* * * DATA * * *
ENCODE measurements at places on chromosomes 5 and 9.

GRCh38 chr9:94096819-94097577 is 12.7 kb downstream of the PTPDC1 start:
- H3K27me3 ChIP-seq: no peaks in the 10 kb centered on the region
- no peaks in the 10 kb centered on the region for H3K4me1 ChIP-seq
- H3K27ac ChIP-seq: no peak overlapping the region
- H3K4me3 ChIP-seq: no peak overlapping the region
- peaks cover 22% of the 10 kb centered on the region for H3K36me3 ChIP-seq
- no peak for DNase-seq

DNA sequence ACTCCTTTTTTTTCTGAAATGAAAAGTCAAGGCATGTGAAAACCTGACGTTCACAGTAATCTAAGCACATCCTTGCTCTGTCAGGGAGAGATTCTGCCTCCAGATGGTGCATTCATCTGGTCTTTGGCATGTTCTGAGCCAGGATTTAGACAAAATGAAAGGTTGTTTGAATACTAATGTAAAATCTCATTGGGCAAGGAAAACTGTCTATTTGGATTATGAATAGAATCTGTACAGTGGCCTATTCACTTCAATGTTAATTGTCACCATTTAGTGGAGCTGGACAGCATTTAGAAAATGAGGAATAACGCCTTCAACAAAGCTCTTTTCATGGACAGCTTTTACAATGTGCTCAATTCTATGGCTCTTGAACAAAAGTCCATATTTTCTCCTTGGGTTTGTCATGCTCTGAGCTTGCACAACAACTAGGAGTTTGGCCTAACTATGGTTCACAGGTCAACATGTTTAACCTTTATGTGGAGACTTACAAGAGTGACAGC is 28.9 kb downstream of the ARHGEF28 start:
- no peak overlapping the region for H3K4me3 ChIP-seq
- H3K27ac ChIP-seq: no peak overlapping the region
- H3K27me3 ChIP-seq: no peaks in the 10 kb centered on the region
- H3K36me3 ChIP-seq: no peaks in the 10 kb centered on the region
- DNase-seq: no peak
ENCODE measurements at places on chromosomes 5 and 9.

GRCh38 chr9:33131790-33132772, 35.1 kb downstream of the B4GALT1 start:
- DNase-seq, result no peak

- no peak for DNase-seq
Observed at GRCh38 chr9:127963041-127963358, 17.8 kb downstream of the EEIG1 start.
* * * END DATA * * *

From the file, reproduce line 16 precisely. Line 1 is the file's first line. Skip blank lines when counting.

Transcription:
GRCh38 chr9:33131790-33132772, 35.1 kb downstream of the B4GALT1 start: